In recent years, scientists and paediatricians have started studying the concept of Language Nutrition. It’s the idea that the brain, just like any other organ, needs food in the right quantity, and of high quality, to develop. Grey matter obviously is a bit different from the rest of the body, though. Kale or blueberries may be super foods, but neurons crave for stimulation… and learning a language is the best kind!
A strong mind in a healthy body
What’s very interesting about these studies is that exposure to a language-rich environment doesn’t only predict a child’s literacy, but also overall academic achievement, and even health. This means learning one or more extra languages before adulthood also helps with other subjects, such as science or mathematics, and increases the chances of the child growing into a healthier adult!
The role of parents
Many factors affect the development of a young mind, and early language environment is an important one. Having easy access to books is of course critical, starting at a young age. Studies also show that general public awareness, and parents helping enrich their child’s language environment, have a positive influence. Just like good parenting requires providing kids’ bodies with good, nutritious food and regular exercise, it also requires providing them with food and exercise for the mind.
There are multiple ways to do this:
- For parents who speak more than one language, getting the child used to hearing a second language at home, at a young age, has great benefits.
- Tutoring in a good quality language school, especially with a native speaker of the target language, helps the child speak very naturally, just like a kid from that country would speak.
- Watching age-appropriate movies or cartoons is a great – and fun! – option for improving listening skills and vocabulary, but is better suited for children who are not absolute beginners.
- An image is worth a thousand words, and children books with both pictures and text are an amazing way to build up vocabulary. Bilingual books are even better!
The main language
A language-rich education is not limited to learning one or more extra languages. Parents taking the time to have conversations with their children, from early childhood to the teenage years, help set them on the way to successful and healthy lives. Sit down and talk, but make sure it’s conversational. The two-way communication doesn’t just stimulate your child and makes him or her smarter, it also reinforce the special bond you have.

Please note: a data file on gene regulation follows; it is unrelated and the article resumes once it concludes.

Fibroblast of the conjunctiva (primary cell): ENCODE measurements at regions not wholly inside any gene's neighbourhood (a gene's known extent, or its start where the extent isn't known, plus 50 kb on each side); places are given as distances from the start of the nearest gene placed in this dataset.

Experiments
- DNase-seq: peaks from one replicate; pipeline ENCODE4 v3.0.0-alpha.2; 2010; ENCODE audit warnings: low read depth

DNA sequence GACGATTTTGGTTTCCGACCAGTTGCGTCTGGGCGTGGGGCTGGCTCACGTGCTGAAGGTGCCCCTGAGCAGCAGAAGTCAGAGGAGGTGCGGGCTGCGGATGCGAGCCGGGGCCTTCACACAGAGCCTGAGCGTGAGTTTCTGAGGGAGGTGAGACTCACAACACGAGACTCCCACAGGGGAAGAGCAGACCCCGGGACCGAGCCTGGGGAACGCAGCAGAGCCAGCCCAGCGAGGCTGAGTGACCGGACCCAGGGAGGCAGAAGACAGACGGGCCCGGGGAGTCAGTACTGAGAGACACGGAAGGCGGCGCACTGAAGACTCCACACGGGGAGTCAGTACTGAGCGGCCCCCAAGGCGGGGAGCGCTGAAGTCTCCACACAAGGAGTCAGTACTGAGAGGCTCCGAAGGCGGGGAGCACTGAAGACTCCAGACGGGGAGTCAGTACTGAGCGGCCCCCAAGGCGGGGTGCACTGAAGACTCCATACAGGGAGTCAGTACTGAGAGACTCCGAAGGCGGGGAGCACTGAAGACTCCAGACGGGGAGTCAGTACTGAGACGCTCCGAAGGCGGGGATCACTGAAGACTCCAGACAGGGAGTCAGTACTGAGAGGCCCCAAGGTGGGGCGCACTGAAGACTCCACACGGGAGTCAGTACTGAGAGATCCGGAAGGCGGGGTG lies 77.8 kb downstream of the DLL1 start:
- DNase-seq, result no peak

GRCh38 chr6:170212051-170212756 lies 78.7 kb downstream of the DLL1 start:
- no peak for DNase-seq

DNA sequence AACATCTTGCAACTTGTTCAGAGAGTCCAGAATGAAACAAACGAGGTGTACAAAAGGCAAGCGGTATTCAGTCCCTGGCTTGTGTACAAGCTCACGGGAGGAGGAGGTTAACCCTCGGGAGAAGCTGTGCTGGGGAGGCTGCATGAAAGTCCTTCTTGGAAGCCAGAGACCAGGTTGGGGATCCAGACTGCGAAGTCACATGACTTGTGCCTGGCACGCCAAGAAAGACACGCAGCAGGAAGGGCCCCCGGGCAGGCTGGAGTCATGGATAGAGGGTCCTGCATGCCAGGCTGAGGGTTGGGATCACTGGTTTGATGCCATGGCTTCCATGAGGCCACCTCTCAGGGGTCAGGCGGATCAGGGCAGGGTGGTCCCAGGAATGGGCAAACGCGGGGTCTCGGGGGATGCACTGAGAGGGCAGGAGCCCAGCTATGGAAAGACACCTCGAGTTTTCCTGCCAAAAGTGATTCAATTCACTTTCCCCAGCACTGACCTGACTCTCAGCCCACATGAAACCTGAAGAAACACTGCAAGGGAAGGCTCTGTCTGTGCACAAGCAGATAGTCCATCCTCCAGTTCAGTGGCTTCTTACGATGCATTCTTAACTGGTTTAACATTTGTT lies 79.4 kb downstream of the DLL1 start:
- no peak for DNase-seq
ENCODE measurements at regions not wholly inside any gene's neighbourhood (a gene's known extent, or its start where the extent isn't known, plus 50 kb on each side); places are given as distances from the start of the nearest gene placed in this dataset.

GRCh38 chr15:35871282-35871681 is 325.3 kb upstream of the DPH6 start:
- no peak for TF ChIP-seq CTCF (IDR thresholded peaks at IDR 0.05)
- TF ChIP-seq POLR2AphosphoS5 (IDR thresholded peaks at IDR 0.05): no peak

How about actual food?
Just like an active body needs healthy food to grow, an active brain also needs some essential nutrients. Here is a list of super brain foods for the little ones:
- Eggs: Rich in choline, the yolk of a single egg is enough for the needs of children up to eight years old. It’s a very important vitamin vital for the creation of memory cells deep within the brain.
- (Oily) fish: Oily doesn’t mean fried! Omega-3 fat, which is well known and vital for brain development, is found in oily fish such as salmon. Some studies have shown they may help manage behavioural problems, and other studies have linked poorer reading ability with low levels of omega-3.
- Oats, cereals & wholegrain breads: The carbohydrates found in wholegrains provide energy to fuel the brain. They also contain B-vitamins for a healthy nervous system. Numerous studies have shown that a breakfast filled with wholegrains improves short-term memory and attention, but beware the low quality and overly sugary stuff!
- Beans: While not a common food in Thailand, beans are high in protein and packed with vitamins and minerals. Kidney and Pinto beans contain more omega-3 fats than other beans which we know are important for brain growth and function. On top of providing energy, beans help kids concentrate at school.
- Milk, yogurt & cheese: These foods, unless you’re lactose intolerant, are nutritious and packed with protein and B-vitamins which are essential for growth of brain tissue, neurotransmitters and enzymes which all play an important role in the brain.